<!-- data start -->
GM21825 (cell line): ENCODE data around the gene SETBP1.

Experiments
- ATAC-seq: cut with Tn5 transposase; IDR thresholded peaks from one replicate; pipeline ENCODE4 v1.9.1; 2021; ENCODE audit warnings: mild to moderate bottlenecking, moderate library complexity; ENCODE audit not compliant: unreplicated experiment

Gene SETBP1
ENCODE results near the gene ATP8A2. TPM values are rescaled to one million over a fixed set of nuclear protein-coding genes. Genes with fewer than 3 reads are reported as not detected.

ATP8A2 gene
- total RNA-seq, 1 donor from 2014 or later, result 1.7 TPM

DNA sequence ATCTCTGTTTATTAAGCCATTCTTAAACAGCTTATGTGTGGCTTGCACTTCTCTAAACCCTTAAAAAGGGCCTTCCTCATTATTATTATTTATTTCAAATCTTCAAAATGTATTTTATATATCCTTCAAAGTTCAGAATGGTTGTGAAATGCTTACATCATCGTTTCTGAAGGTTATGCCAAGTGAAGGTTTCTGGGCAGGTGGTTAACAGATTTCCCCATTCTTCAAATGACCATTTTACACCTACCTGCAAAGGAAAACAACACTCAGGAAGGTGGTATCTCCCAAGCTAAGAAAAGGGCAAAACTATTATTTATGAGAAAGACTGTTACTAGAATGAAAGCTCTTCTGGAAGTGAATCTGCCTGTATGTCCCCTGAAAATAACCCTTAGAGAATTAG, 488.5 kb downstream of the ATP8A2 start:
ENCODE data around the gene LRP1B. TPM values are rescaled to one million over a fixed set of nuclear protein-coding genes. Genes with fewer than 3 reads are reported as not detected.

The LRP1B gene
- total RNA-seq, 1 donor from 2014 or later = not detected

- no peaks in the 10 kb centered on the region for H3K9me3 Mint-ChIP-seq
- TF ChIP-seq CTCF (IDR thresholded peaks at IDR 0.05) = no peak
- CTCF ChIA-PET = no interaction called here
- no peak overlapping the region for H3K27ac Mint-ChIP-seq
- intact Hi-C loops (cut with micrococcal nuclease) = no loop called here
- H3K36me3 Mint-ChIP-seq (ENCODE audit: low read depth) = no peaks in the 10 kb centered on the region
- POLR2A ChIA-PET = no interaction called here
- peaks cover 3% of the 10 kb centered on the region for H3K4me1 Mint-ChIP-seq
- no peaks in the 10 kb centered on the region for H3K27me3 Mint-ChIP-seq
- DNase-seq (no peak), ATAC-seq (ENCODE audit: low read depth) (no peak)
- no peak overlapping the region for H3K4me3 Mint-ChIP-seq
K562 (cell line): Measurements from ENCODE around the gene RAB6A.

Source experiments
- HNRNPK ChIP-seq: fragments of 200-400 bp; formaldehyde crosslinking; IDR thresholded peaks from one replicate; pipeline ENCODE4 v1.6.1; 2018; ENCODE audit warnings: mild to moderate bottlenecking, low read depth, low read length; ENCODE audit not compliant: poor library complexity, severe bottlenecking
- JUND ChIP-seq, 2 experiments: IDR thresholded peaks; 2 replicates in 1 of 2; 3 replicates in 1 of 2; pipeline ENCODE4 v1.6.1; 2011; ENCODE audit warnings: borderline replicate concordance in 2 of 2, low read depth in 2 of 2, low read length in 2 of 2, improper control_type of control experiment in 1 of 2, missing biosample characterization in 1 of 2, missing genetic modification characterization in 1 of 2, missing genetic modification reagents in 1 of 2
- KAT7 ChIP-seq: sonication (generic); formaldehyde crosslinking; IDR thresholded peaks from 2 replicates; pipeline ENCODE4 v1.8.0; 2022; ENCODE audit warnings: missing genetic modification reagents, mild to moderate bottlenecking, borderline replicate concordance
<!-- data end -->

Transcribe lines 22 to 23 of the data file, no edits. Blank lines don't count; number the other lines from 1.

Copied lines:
- no peak overlapping the region for H3K4me3 Mint-ChIP-seq
K562 (cell line): Measurements from ENCODE around the gene RAB6A.